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[dropcap size=small]I[/dropcap]s greatness born or grown? The Talent Code (Daniel Coyle) explains how you can become great at something. Hint: deep, focused practice followed by thousands of additional hours of practice. There is a great example about halfway through the book of a younger child playing clarinet. She takes her time and works her way through the notes, and finds – and fixes – her mistakes before moving forward.


The author tells us that this isn’t an example of talent created by genes, but something far more interesting. It’s a magically productive zone where each second there is more skill being developed. He explains how learning happens and how we learn from stumbling – and how we should practice deeper, not harder. There seems to be a connection between embracing your mistakes – and working to turn them into skills. We enjoyed this book and recommend it for anyone who wants to understand how to practice to become better.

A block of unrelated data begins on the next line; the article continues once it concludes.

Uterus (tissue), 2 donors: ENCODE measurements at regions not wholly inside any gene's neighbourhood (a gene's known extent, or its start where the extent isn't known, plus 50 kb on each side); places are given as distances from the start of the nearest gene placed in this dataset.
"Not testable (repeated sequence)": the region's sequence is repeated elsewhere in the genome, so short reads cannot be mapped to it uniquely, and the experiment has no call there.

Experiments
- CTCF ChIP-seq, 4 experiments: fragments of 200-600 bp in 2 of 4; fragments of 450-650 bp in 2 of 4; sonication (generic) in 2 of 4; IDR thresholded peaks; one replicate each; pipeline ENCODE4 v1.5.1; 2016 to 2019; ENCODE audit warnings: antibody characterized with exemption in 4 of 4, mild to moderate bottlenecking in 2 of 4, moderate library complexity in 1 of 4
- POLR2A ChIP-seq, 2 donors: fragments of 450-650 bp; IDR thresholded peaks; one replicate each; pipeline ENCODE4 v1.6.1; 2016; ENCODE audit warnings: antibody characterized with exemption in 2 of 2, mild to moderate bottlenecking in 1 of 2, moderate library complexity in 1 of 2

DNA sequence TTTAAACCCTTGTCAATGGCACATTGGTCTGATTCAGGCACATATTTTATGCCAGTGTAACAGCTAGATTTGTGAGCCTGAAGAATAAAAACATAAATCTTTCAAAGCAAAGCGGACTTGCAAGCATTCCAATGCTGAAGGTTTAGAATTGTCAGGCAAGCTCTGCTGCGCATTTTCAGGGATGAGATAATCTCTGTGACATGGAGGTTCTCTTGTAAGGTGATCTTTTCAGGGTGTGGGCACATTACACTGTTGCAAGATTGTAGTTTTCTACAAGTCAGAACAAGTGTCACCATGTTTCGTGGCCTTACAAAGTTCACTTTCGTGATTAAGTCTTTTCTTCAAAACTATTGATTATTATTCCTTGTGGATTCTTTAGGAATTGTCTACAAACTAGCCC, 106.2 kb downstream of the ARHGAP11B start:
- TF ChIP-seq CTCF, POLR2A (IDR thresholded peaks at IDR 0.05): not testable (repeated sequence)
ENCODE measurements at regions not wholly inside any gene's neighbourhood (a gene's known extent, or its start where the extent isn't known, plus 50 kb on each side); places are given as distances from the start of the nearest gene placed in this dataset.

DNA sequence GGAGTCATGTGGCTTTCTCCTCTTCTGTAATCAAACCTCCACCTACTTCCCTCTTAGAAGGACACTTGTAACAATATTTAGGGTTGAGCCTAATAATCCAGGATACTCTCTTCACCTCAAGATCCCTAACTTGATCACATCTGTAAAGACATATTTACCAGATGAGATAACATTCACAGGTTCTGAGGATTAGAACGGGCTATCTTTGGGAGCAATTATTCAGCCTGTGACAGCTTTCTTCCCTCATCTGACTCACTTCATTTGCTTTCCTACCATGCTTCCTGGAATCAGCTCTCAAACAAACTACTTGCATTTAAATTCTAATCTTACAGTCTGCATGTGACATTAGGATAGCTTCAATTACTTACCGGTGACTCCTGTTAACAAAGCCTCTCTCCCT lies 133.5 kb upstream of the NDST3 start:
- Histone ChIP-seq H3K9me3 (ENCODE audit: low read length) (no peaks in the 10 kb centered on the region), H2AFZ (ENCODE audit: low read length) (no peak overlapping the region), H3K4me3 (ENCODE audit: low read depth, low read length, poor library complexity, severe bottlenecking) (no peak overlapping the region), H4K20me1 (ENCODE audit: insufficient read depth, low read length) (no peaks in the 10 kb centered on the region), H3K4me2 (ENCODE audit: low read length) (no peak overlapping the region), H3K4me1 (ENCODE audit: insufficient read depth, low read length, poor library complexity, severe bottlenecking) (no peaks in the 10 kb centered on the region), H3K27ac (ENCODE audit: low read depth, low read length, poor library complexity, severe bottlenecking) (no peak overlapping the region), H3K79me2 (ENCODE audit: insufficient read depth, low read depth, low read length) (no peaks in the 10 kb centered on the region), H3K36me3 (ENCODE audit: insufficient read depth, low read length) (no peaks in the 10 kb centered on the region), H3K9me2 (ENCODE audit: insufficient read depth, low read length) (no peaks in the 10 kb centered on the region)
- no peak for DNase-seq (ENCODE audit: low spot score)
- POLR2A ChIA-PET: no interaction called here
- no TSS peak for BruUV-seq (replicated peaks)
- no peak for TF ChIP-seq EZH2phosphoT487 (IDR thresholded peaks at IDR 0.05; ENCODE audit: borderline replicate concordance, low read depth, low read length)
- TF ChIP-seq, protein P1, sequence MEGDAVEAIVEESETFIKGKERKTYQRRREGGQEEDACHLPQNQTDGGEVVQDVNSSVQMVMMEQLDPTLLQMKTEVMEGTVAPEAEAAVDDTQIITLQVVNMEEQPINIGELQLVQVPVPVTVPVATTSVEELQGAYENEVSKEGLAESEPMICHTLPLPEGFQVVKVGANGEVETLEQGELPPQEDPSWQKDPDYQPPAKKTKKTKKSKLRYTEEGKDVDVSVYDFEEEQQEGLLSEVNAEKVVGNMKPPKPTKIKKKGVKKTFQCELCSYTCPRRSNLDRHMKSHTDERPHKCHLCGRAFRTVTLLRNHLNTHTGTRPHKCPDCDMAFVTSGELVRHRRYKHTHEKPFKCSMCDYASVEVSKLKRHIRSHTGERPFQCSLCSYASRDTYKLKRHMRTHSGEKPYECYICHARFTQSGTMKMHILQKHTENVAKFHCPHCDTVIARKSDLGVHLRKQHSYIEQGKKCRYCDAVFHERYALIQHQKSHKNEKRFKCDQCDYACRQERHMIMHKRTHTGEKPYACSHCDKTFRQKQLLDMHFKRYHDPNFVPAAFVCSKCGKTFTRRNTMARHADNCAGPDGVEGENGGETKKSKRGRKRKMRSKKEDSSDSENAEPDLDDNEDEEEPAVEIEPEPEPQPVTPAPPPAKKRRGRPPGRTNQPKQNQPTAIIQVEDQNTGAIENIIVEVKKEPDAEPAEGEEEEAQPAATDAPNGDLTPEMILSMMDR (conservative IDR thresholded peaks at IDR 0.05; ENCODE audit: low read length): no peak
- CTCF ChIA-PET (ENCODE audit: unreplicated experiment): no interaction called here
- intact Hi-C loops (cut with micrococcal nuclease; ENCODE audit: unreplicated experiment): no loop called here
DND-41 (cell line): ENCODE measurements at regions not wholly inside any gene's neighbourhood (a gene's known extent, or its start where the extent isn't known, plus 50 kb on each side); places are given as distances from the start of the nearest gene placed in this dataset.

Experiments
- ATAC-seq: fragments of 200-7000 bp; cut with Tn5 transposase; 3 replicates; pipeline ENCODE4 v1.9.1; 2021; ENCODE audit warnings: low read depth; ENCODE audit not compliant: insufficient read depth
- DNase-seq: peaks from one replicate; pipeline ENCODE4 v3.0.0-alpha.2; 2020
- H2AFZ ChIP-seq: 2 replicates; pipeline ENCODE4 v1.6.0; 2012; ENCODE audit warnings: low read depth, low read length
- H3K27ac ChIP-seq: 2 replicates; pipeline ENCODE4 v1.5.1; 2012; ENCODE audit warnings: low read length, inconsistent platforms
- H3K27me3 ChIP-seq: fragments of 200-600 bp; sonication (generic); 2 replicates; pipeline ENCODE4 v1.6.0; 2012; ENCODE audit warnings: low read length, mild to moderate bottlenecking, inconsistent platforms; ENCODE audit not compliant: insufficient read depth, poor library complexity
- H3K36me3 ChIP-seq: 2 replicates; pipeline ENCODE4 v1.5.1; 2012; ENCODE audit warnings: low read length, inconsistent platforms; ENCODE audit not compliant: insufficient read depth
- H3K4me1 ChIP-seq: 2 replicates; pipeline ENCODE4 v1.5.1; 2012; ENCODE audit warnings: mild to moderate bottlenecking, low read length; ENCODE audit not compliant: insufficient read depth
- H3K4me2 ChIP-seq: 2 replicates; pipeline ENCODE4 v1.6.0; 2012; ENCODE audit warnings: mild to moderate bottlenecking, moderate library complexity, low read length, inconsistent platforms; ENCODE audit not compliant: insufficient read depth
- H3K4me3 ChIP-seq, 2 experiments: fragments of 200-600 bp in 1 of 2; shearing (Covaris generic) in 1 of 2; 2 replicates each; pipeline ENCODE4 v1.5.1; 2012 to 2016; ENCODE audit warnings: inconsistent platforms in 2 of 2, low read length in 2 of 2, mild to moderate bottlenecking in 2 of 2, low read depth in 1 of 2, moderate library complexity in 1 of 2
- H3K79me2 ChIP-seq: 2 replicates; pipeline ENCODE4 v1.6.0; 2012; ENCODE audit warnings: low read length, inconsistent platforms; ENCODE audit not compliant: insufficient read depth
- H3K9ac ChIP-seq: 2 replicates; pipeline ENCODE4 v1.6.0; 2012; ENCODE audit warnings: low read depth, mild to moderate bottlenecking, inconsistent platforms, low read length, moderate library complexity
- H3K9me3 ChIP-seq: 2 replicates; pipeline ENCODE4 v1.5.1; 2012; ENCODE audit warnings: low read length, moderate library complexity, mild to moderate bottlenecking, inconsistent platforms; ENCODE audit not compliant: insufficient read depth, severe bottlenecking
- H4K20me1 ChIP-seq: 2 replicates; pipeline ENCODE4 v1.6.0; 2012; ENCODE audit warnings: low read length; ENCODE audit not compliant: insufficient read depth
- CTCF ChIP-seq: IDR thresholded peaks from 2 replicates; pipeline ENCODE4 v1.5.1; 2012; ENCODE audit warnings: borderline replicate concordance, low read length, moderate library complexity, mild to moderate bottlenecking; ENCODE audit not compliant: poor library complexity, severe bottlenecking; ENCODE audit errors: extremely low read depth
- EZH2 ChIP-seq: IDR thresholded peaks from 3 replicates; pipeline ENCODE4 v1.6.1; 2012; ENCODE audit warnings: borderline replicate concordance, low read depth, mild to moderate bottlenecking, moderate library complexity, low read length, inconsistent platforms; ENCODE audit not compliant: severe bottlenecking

Below are a few videos that speak to the concepts in the book. Listen to Shawn White at the 1:50 mark talk about how in one day (only one day) he’s gotten in a couple years of riding.

Notice at the 2:15 mark he talks about how you also have to have the mental image in your head. He’s not simply riding down the hill, but taking a clear image of something in his head, and then focused on working (and reworking) each component of the run separately. Once he has each component exactly where he wants them, he combines the components together and works on it until he achieves perfection. This is an example of deep, focused practice at it’s best.

This approach – working each component separately – can be applied to learning to dribble a basketball.

It also applies to learning how to get into a breakdancing “chair freeze” position.

To practice wall tennis training…